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Taking a new approach to reading in Epping

Union Leader Correspondent

March 29. 2013 1:29AM
Kristen True, a fifth-grade teacher at Epping Elementary School, gives a reading lesson to her students Thursday while teachers from Brookline visited to learn more about how the school teaches reading and writing. (JASON SCHREIBER/Union Leader Correspondent)

EPPING - Epping Elementary School has found a way to make reading more appealing to students.

The school has shifted away from the traditional basal reading approach, where students learn to read through a series of books and activity sheets that are part of a pre-planned lesson taught by their teacher.

These days, Principal Mark Vallone said students are choosing the books they want to read and reading more independently. That means giving boys more nonfiction books, he said, because that's what many prefer.

"What's happening is the kids like to read more," Vallone said.

The different approach means teachers no longer use guides, and instead are creating their own lessons based on their observations of students.

Vallone said the change in thinking has created more work for teachers as they try to find books that are appropriate for different reading levels, but it's proven successful.

Reading and writing scores have improved over the years and are now above the state average.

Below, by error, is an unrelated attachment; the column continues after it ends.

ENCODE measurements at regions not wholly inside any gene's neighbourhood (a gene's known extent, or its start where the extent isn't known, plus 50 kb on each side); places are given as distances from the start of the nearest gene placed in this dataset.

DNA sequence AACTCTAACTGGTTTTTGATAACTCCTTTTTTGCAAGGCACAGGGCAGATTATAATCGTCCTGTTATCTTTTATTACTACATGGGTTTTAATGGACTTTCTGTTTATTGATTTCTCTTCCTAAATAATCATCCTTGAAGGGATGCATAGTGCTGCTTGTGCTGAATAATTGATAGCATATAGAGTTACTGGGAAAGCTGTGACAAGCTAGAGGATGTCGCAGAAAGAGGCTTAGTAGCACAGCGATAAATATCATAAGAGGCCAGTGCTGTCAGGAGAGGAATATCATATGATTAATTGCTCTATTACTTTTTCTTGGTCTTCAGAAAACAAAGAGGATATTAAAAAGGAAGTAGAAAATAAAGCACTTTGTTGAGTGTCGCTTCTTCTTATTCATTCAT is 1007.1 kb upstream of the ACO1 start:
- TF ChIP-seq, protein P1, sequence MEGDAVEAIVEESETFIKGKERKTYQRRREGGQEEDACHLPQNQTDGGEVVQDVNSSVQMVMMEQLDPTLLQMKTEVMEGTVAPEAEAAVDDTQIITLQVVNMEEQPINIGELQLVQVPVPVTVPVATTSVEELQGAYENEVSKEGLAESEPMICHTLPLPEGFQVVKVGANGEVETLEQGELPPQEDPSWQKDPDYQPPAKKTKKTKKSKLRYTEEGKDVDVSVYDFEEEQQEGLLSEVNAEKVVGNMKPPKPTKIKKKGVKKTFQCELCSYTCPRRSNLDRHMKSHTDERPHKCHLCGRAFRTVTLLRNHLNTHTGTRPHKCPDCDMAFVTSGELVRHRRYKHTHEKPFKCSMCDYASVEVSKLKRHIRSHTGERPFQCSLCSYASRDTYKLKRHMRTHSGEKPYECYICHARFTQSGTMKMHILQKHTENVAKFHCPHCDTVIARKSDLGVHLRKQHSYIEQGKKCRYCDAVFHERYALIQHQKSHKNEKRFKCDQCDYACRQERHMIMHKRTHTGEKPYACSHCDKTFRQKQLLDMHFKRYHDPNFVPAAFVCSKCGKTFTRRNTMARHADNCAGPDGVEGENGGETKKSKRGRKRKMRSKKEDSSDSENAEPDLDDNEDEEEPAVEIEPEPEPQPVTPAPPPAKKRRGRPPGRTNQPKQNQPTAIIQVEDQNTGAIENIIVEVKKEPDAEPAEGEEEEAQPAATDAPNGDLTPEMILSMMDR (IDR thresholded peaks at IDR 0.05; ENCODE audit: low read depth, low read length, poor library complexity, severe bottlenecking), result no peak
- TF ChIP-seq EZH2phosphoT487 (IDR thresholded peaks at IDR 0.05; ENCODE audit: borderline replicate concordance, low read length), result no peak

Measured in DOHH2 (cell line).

More than a dozen teachers and principals from the Richard Maghakian Memorial School and Captain Samuel Douglass Academy in Brookline got a chance to see Epping teachers in action Thursday when they visited the school to take notes.

The visit was organized through the Teaching and Learning Alliance Inc. (TLA), a non-profit organization of educators who provide in-school coaching and leadership training at schools throughout New England.

Epping Elementary School began using the reading and writing program offered through TLA seven years ago and is now hosting other schools that have recently adopted the program and are learning how it works. Brookline teachers are in their second year.

"The teachers have changed in their thoughtfulness, collaboration, and passion," said Stephanie Maze-Hsu, a consultant with TLA who works closely with Epping teachers.

Lynn Schade, TLA's executive director, emphasized the importance of teachers who are new to the program visiting classrooms being taught by educators who have more experience with the new approach.

"It's very powerful for teachers to see it done by masterful people," she said.

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